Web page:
two women sit at a desk with plants in the background look at a laptop to learn more about refi ratesRemember last year when I said rates could either go up, go down or stay the same?

Well, I was right. 😊

OK – I was actually right about the rates going up part.

And I was just repeating what Barry Habib was saying.

Habib thought rates would go up early this year and then come down later this year once COVID concerns abated and supply chains opened up (lowering costs and therefore prices).

Over the last week alone rates have gone up about 1/4% and are now at levels we have not seen since early last summer.

Rates seem to be spiking more quickly than expected b/c Habib may have missed a few other factors that are putting upward pressure on rates.

These factors include President Biden’s large $1.9 trillion stimulus package and economic exuberance in general, as consumers and businesses alike seem very eager to plunge back into “normal life.”

Retail sales numbers are already much higher than expected, and inflation signals are surfacing as well.

All this excitement translates into higher rates, as investors are worried about both inflation and higher rates in general in response to a stronger than expected economy.


This probably sounds self-serving, but borrowers should refinance now before it is too late . . . even if they don’t use JVM (God forbid 😊).

This is particularly the case if they can lower their rate by 1/4% or more and the refi is “no cost” (meaning the lender pays all of the nonrecurring closing costs).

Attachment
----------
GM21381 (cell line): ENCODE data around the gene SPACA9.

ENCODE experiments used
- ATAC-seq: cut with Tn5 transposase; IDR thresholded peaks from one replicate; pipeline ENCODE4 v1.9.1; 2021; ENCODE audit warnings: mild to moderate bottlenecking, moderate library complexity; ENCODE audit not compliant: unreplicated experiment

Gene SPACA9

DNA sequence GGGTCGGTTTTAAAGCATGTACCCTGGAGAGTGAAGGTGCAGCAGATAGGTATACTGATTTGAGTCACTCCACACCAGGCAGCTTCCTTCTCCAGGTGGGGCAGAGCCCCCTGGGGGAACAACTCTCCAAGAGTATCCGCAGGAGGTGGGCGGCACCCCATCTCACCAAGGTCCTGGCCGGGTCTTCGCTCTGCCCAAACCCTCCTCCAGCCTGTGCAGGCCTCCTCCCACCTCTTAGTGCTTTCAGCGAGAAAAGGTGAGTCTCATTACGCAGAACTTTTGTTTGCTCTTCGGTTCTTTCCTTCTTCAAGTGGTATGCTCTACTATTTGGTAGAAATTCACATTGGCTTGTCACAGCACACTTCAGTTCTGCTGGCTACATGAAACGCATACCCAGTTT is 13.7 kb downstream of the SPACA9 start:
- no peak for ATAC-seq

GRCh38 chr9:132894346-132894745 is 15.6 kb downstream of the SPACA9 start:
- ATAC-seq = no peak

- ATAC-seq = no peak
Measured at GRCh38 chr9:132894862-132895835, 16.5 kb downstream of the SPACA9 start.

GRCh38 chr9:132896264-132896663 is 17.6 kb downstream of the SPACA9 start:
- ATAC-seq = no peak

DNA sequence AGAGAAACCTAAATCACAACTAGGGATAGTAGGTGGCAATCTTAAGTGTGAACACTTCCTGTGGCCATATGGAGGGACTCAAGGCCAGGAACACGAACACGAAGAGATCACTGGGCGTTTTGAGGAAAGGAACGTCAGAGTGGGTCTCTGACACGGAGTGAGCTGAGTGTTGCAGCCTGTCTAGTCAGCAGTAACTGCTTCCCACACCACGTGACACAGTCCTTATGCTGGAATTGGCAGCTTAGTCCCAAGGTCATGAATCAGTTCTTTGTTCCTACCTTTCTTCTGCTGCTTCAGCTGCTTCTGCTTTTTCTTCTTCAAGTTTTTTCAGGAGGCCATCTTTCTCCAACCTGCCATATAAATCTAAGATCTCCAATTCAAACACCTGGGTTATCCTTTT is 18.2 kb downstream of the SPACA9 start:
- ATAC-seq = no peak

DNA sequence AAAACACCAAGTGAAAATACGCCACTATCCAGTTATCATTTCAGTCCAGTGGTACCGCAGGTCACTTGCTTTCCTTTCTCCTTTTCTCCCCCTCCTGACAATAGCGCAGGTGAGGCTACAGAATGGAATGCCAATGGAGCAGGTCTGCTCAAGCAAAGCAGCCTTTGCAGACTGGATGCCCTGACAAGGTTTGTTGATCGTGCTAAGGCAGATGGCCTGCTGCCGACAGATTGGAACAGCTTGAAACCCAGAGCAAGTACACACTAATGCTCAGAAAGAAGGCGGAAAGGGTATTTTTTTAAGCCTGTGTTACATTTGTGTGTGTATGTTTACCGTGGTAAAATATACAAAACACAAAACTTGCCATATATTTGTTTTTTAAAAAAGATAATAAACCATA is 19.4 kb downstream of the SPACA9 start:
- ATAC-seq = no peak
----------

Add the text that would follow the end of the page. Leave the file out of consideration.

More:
If rates fall again, as Habib predicted, then borrowers can just refinance at “no cost” again.

But if inflation continues to loom large (as many market-watchers predict) and the economy heats up, rates will continue to climb and everyone who refinances now will be delighted that they did.


Even though rates have climbed 1/4%, they are still insanely low, and over 1/2% lower than where they were last year at this time.

So, millions of borrowers can still lower their rates at no cost.


A 1/4% increase only pushes mortgage payments up by a little under $14 per hundred thousand borrowed.

A $500,000 loan will see a $67 higher payment.


I just went on Freddie Mac’s mortgage rate survey site and they are reporting rates from 2/11/21 – when they were about 1/4% lower.

Unfortunately, this is a primary source for many news reporting agencies so many borrowers will be reading about continued low rates despite the recent increases.

Hence, this is another reminder that news reports often lag the actual market by as much as a week.

Jay Voorhees
Founder/Broker | JVM Lending
(855) 855-4491 | DRE# 1197176, NMLS# 310167

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